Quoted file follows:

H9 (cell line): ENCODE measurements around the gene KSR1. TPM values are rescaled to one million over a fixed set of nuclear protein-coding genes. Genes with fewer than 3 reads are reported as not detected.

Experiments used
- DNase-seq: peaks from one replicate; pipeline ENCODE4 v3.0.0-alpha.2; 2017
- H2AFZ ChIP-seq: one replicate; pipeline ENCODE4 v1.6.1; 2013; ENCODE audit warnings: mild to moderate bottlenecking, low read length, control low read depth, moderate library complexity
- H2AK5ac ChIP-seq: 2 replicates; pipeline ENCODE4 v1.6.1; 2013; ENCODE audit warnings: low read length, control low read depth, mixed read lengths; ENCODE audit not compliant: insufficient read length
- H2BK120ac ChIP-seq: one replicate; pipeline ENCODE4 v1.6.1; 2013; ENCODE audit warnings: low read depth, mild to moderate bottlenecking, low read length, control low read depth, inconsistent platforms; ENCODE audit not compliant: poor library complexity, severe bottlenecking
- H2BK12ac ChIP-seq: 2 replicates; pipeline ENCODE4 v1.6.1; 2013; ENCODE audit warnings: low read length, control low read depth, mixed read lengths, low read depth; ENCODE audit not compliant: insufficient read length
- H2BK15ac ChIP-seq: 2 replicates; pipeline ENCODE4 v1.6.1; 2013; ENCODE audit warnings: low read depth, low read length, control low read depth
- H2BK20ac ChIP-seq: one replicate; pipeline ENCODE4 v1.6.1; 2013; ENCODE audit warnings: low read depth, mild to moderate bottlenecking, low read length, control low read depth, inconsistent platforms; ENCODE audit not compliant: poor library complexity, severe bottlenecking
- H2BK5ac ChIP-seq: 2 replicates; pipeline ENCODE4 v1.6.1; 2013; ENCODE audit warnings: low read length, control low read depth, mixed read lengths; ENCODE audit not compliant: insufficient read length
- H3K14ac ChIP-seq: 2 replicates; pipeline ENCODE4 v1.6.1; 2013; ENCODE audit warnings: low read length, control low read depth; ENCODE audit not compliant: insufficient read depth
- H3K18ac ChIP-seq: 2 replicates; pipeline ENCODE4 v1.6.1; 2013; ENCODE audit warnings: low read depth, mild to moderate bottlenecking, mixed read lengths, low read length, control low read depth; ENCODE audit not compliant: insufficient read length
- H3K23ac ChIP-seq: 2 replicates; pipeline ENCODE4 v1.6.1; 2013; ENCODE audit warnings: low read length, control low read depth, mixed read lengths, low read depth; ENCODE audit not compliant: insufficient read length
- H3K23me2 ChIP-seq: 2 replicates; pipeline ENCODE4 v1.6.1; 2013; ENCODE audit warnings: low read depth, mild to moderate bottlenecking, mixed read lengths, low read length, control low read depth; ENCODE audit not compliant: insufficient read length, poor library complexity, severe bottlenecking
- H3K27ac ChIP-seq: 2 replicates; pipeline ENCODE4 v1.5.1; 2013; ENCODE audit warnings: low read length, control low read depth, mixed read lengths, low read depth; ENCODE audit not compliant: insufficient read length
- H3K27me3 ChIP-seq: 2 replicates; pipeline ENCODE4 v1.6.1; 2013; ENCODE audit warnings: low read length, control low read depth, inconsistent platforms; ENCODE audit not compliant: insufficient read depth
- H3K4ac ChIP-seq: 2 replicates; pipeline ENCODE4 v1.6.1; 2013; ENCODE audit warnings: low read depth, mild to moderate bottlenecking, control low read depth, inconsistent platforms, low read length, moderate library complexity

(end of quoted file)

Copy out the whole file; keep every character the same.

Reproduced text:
H9 (cell line): ENCODE measurements around the gene KSR1. TPM values are rescaled to one million over a fixed set of nuclear protein-coding genes. Genes with fewer than 3 reads are reported as not detected.

Experiments used
- DNase-seq: peaks from one replicate; pipeline ENCODE4 v3.0.0-alpha.2; 2017
- H2AFZ ChIP-seq: one replicate; pipeline ENCODE4 v1.6.1; 2013; ENCODE audit warnings: mild to moderate bottlenecking, low read length, control low read depth, moderate library complexity
- H2AK5ac ChIP-seq: 2 replicates; pipeline ENCODE4 v1.6.1; 2013; ENCODE audit warnings: low read length, control low read depth, mixed read lengths; ENCODE audit not compliant: insufficient read length
- H2BK120ac ChIP-seq: one replicate; pipeline ENCODE4 v1.6.1; 2013; ENCODE audit warnings: low read depth, mild to moderate bottlenecking, low read length, control low read depth, inconsistent platforms; ENCODE audit not compliant: poor library complexity, severe bottlenecking
- H2BK12ac ChIP-seq: 2 replicates; pipeline ENCODE4 v1.6.1; 2013; ENCODE audit warnings: low read length, control low read depth, mixed read lengths, low read depth; ENCODE audit not compliant: insufficient read length
- H2BK15ac ChIP-seq: 2 replicates; pipeline ENCODE4 v1.6.1; 2013; ENCODE audit warnings: low read depth, low read length, control low read depth
- H2BK20ac ChIP-seq: one replicate; pipeline ENCODE4 v1.6.1; 2013; ENCODE audit warnings: low read depth, mild to moderate bottlenecking, low read length, control low read depth, inconsistent platforms; ENCODE audit not compliant: poor library complexity, severe bottlenecking
- H2BK5ac ChIP-seq: 2 replicates; pipeline ENCODE4 v1.6.1; 2013; ENCODE audit warnings: low read length, control low read depth, mixed read lengths; ENCODE audit not compliant: insufficient read length
- H3K14ac ChIP-seq: 2 replicates; pipeline ENCODE4 v1.6.1; 2013; ENCODE audit warnings: low read length, control low read depth; ENCODE audit not compliant: insufficient read depth
- H3K18ac ChIP-seq: 2 replicates; pipeline ENCODE4 v1.6.1; 2013; ENCODE audit warnings: low read depth, mild to moderate bottlenecking, mixed read lengths, low read length, control low read depth; ENCODE audit not compliant: insufficient read length
- H3K23ac ChIP-seq: 2 replicates; pipeline ENCODE4 v1.6.1; 2013; ENCODE audit warnings: low read length, control low read depth, mixed read lengths, low read depth; ENCODE audit not compliant: insufficient read length
- H3K23me2 ChIP-seq: 2 replicates; pipeline ENCODE4 v1.6.1; 2013; ENCODE audit warnings: low read depth, mild to moderate bottlenecking, mixed read lengths, low read length, control low read depth; ENCODE audit not compliant: insufficient read length, poor library complexity, severe bottlenecking
- H3K27ac ChIP-seq: 2 replicates; pipeline ENCODE4 v1.5.1; 2013; ENCODE audit warnings: low read length, control low read depth, mixed read lengths, low read depth; ENCODE audit not compliant: insufficient read length
- H3K27me3 ChIP-seq: 2 replicates; pipeline ENCODE4 v1.6.1; 2013; ENCODE audit warnings: low read length, control low read depth, inconsistent platforms; ENCODE audit not compliant: insufficient read depth
- H3K4ac ChIP-seq: 2 replicates; pipeline ENCODE4 v1.6.1; 2013; ENCODE audit warnings: low read depth, mild to moderate bottlenecking, control low read depth, inconsistent platforms, low read length, moderate library complexity